Serbian President Aleksandar Vucic has reiterated that Belgrade will not join sanctions on Russia, despite western pressure, as the deadline to strike an agreement on a new long-term gas supply deal with Russian approaches.
At a meeting with Russian President Vladimir Putin last November, Vucic agreed on a six-month extension of the existing gas supply deal. That enabled Serbia to continue importing gas at the previous price from Russia’s Gazprom — at a time when gas prices were rising fast on international markets and other countries from the region were paying several times more for their gas.
That extension is due to expire at the end of May, taking Vucic and his ruling Serbian Progressive Party (SNS) safely past the general, presidential and local elections that took place on April 3.
Discussions on the new gas deal are now underway, and were one of the subjects of Vucic’s telephone conversation with Putin three days after his election victory.
"Talks about the new contract need to be launched as soon as possible," said a statement from the Serbian presidency on April 6.
At the same time, as an EU candidate country Serbia is under pressure from European officials to join sanctions on Russia. The Serbian government has resisted, citing Serbia’s friendship with Russia, Moscow’s support in keeping Kosovo — which declared independence from Serbia in 2008 — out of the UN and other international institutions, and Russia’s refusal to impose sanctions in Serbia during the Balkan wars of the 1990s.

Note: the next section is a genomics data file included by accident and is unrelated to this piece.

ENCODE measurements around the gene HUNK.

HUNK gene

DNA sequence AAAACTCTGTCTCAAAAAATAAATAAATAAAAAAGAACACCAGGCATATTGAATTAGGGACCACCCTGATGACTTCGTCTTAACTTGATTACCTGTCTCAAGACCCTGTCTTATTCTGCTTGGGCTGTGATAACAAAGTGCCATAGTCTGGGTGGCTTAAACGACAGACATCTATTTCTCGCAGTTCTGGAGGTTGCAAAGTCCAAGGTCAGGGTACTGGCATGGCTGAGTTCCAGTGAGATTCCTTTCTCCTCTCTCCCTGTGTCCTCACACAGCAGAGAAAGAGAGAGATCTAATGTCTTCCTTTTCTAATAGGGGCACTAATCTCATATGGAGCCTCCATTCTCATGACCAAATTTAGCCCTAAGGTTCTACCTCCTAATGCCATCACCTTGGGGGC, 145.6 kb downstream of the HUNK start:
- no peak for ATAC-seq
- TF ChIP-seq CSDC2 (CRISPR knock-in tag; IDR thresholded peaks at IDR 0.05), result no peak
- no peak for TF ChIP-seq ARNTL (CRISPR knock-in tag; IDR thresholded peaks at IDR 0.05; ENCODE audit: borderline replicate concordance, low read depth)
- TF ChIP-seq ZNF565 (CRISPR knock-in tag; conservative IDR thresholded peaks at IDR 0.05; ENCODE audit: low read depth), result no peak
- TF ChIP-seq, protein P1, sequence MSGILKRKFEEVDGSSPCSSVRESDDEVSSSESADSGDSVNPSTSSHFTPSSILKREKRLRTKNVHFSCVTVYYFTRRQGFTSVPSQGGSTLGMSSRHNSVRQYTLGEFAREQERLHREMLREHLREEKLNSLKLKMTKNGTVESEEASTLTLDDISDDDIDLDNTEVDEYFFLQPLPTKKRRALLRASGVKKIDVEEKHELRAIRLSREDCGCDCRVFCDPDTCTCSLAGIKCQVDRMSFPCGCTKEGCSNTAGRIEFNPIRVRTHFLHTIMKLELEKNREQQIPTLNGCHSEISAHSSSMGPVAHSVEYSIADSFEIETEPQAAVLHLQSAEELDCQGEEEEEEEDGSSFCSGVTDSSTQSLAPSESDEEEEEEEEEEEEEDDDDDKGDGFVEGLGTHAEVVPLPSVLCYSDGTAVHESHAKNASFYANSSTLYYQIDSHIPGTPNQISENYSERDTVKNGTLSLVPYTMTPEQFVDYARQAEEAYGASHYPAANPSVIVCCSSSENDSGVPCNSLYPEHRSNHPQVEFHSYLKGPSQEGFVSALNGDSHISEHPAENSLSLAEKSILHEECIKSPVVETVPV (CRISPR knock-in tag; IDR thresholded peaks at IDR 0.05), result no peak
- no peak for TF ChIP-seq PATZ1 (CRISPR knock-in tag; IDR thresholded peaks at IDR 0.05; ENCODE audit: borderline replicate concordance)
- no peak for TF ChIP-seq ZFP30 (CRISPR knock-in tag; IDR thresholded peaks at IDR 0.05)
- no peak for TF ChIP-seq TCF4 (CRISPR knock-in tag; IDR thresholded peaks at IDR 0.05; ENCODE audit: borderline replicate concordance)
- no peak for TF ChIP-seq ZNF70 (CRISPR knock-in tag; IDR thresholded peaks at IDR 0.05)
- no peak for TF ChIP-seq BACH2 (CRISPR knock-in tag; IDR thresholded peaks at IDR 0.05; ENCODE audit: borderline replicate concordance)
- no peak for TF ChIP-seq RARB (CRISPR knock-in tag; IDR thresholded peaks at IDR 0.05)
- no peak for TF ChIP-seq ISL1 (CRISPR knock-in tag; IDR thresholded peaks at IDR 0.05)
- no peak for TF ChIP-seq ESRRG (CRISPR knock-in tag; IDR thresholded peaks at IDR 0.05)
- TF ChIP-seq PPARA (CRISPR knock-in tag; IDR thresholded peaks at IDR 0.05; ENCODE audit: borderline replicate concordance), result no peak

In a recent development, on April 20 members of the US Senate Foreign Relations Committee added to the appeals to Serbia to impose sanctions, in line with other European countries.
“Our message to President Vucic, someone I've known for a long time, was also a simple one. If Serbia really wants to be part of Europe, then it can't be on the outside of the U.S.-Europe sanctions against Russia. If it continues this outlier status of trying to play a game of neutrality, there isn't going to be an invitation from Europe,” senator Chris Murphy told CNN after the meeting, a transcript of the interview from his office said.
However, after a meeting with the senators, Vucic said that Serbia is dependent on Russian energy and that imposing sanctions on traditional allies in Moscow would be “disastrous” for Serbia.
Serbia imports most of its gas from Russia and Gazprom is the majority owner of its Banatski Dvor gas storage facility.
Vucic said when announcing Serbia’s initial decision not to join sanctions, immediately after Russia’s invasion of Ukraine, that sanctions decisions would be guided “solely by the protection of its citizens' vital economic and political interests”.
He made the same point again in an interview with the Financial Times in mid April when he said that Serbia will not jeopardise its national interests by joining the sanctions. “[W]e have our own side, Serbia’s interests,” he said.
"We have a sort of protection [from Russia]. What do [Western countries] want? Leave all our national interests because someone needs something for themselves?" he told the Financial Times.
Europe typically absorbs around 70% of Russia’s gas exports. Serbia’s talks with Russia are taking place at a time when other governments in the region are looking at ways to move away from dependence on Russian gas imports for fear gas revenues are being used to fund the Russian war machine.